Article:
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Faculty and Unclassified Staff Handbook
Chapter 1 -- General Policies
Petitions Regarding Employment-Related Matters of State Employees
The purpose of this section is to address questions that have been raised regarding the right of state employees to sign or solicit signatures for petitions regarding employment-related matters and to conduct or attend rallies regarding such issues.
State employees, as all other citizens, possess the rights of freedom of speech and of peaceable assembly. Included within those rights is the right to post petitions and stage peaceful demonstrations.
Although these general rights of citizens are specifically recognized by the Kansas Constitution and the United States Constitution, these rights are not totally unrestricted. Criminal statutes relating to trespass (K.S.A. 21-3721), disorderly conduct (K.S.A. 21-4101), and unlawful assembly (K.S.A. 21-4102) are examples of such restrictions. Likewise, disruptions of public officials and disruptions of public functions in public buildings are subject to criminal penalties (K.S.A. 21-3828).
In addition to the above statutory and constitutional provisions, policies relating to posting of petitions and demonstrations are covered in agreements and regulations. Several memorandas of agreement between state agencies and employee organizations contain provisions which set guidelines for use of bulletin boards.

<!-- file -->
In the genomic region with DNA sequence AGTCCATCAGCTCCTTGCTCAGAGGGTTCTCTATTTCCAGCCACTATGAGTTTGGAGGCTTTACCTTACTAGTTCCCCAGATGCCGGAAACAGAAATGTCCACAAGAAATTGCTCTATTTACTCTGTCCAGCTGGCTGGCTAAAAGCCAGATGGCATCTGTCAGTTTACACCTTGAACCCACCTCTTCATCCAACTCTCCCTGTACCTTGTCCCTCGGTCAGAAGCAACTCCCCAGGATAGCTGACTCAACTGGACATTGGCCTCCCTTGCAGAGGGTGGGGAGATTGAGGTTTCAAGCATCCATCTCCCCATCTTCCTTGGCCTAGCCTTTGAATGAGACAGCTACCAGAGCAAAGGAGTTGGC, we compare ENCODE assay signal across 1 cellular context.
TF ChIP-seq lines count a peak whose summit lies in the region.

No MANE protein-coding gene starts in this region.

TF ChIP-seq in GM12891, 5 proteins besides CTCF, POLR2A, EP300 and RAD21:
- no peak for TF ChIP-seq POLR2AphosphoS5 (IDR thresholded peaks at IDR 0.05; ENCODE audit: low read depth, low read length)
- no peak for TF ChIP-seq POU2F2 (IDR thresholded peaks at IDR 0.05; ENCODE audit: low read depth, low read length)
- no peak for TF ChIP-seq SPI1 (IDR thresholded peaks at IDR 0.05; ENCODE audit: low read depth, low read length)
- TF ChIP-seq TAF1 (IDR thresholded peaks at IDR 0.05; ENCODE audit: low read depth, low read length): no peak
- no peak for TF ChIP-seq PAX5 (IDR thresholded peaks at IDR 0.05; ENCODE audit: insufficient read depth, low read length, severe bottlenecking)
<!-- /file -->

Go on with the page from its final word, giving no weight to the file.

Similarly, K.A.R. 1-49-10, which applies to activities at certain state buildings in the city of Topeka, places limitations or prior approval requirements on the conduct of demonstrations and on the posting of petitions and notices. Agency managers and employees should abide by this regulation and the provisions of applicable memoranda of agreement.
When activities of employees in circulating petitions or conducting rallies during work hours disrupt functions being carried on in public buildings, it is appropriate that agency managers take action to halt the disruption.
However, it is the policy of the administration to support responsible efforts by employees to express opinions regarding employment-related matters, and it is clear that the employees have a legal right to do so.
If petitions regarding such subjects are appropriately posted, or are circulated in a manner which does not interfere with the conduct of state business, they are a legitimate means for state employees to communicate their views. Although agency managers may take action to avoid the disruption of agency functions, it is inappropriate to inhibit or restrain circulation of petitions or attempt to limit attendance at peaceable rallies held during non-working hours, including lunch breaks and other scheduled work breaks.
Each agency head is responsible for ensuring that the constitutionally-recognized rights of freedom of speech and of peaceable assembly are protected and upheld in his or her agency. This administration will not condone or permit any interference with, or intimidation of, employees responsibly exercising their rights to circulate petitions or to participate in rallies regarding employment-related matters. Any intimidating actions or unreasonable interference should be reported to the appropriate appointing authority, to the Office of the Secretary of Administration or to the Office of the Governor.
Likewise, state employees who choose to circulate petitions or participate in rallies are expected to comply with applicable laws and policies relating to the exercise of these rights.
(From a memo from Patrick J. Hurley, Secretary of Administration, dated August 17, 1983.)
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